Biker Bluetooth ReviewWith more and more motorcycle wireless helmet communication systems hitting the market every day there certainly is no shortage of choices for riders. Basically, they are broken down into two categories each with their own unique attributes. One is a hub type system that generally allows for greater connectivity and the other is a stand-alone helmet-mounted system.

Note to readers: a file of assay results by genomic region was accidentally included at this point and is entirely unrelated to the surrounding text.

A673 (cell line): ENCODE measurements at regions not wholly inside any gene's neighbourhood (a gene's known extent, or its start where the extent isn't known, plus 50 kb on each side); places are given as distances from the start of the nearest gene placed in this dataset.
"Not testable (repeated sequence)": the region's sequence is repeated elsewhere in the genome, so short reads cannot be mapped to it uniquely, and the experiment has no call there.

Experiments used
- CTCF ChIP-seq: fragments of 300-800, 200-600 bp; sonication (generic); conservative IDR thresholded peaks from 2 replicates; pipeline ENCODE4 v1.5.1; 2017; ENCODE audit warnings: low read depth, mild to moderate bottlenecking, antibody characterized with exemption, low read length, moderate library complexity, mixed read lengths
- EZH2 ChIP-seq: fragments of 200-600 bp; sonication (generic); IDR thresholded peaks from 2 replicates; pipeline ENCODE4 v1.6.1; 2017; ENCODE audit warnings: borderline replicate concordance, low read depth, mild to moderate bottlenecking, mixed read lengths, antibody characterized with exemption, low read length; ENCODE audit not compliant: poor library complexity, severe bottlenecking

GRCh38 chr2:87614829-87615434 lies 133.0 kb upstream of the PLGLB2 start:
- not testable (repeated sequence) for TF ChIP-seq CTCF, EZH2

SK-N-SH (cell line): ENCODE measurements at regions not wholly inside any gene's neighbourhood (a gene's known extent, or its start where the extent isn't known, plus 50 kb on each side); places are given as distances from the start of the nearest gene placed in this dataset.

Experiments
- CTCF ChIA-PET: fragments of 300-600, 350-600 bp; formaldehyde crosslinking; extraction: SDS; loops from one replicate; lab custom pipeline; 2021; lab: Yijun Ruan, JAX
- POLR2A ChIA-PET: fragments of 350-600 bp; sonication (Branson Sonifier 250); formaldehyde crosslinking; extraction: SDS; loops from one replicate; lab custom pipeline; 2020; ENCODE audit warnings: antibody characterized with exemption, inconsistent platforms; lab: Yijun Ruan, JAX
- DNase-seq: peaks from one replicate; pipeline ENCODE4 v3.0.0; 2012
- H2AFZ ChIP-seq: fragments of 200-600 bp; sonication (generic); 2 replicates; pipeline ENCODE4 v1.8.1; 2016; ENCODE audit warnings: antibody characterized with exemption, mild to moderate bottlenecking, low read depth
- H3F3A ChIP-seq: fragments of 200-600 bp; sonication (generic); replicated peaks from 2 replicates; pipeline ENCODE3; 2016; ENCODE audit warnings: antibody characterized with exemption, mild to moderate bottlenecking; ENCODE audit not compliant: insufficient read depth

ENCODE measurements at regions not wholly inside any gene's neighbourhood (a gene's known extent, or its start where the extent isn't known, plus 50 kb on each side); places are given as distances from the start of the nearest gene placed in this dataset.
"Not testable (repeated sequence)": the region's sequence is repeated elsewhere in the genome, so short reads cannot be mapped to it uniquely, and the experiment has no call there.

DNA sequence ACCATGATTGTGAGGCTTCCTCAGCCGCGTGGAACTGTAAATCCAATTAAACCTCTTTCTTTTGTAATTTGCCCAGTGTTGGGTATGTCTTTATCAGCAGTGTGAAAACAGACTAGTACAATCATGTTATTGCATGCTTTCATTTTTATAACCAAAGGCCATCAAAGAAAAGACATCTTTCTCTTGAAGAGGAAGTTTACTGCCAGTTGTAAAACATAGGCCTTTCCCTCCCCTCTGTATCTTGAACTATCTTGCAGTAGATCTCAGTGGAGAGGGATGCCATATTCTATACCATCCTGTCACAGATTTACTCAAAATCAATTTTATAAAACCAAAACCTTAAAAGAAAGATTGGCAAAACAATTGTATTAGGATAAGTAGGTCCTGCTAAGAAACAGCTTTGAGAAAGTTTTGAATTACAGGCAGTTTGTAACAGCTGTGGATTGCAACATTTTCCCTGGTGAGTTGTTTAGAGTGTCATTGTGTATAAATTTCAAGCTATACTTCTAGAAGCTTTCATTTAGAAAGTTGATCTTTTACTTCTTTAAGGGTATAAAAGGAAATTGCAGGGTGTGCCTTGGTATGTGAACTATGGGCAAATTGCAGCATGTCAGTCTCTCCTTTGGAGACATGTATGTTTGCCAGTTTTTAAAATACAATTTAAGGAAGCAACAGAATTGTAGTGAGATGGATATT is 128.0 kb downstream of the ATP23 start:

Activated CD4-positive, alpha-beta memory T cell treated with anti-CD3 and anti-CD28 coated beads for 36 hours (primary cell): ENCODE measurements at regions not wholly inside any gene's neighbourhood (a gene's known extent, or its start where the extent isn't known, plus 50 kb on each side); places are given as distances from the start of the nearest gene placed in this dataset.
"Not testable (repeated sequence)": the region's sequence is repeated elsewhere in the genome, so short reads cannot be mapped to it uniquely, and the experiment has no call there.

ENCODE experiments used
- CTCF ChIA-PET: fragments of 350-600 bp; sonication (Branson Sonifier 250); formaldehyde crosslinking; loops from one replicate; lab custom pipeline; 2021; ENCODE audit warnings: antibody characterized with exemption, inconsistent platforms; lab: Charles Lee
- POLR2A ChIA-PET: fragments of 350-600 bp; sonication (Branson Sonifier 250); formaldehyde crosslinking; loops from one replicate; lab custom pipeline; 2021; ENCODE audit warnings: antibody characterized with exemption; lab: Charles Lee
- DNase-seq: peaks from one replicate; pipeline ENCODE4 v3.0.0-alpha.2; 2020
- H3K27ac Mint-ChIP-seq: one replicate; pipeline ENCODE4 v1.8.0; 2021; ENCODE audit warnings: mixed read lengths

Open Road Solutions’s BikerCom is a hub system that requires you dedicate space on your motorcycle for a control box that’s about 5x3x1 inches. You may also need to save space for another wired unit that cleans up your two way radio signal if you have one of those set-ups. I had plenty of room for both units under the seat of my Yamaha FJR1300. For this reason I think a hub system is best used on a larger touring bike that has ample storage room. Even though I did not have a two-way radio system, I installed their push-to-talk button on my handlebars for another reason: you can power up the control box without having to open the seat (in my case) by merely pressing the PTT button. Additionally, make sure you turn your headsets on before your control box so that they will connect properly.The patent pending BikerCom includes two wireless helmet headsets: one for the rider and one for a passenger. I easily mounted the helmet headsets to the helmets with the twist of two screws (each) and they wirelessly connected to the Control Box flawlessly to receive audio signals. The Control Box is equipped with two wireless Bluetooth connections for connecting with other Bluetooth equipped devices plus five 3.5mm audio jack sockets for connecting multiple wired input devices. Not being tethered-by-wire to the iPod was also liberating for me. More importantly the audio quality of my iPod was superior to other systems I have used in the past. That’s especially true regarding the stand-alone type systems. Unlike some other systems, your headset volume control does actually control the volume on your iPod. This is very convenient because it’s pretty difficult to control the volume wheel of an iPod with gloves on. One issue I had though was that the control box would not remember my cell phone when I paired it using Bluetooth. This meant having to re-pair it each time I turned the box on. However that has now been fixed and the official word from Open Road is; "The Control Box MPR and Other Connections now store the pairing information of the current or last used Bluetooth device. After you Power Off the Control Box, the next time you Power On the Control Box, the MPR and other connections will automatically search for the previously paired Bluetooth device; the searching and reconnection process should occur within 30 seconds." Additional features include a wireless rider-to-passenger intercom, two-way radio connection for bike-to-bike intercom, wireless bluetooth connection for mobile phones to make and receive phone calls, wireless bluetooth to receive navigation instructions, plus you can also have wired connections to receive radar detector alerts and an audio player’s signal. Since I use heads-up visual radar, I did not utilize this radar audio feature but all of the other audio switching on the BikerCom is very good and clean so it stands to reason that the radar would also beep audibly when the unit detected a radar signal. To clarify, when an incoming call occurs, it quickly mutes your iPod and a clear ringtone is heard. The problem I had with the BikerCom’s phone feature is it automatically picks up every call. It’s done as a safety measure to prevent you from risking the chance of a mishap when reaching to press a button to answer a call. After getting used to this feature, the BikerCom answers cell calls well on its own, the audio is very loud and clear. BikerCom levels are highly adjustable so finding the "sweet spot" takes some doing. There are levels you can set for voice activation of the intercom, music and more and they vary greatly. So in order to have a solid experience you must go through some trial and error to find your personal adjustments on all fronts. But once you determine the setting, you will be amazed at how well things like their ambient noise adjustment feature works. As your speed and resulting wind buffeting increases, the audio level rises just right to compensate. I found this feature to work exceptionally well once I got the settings properly finessed.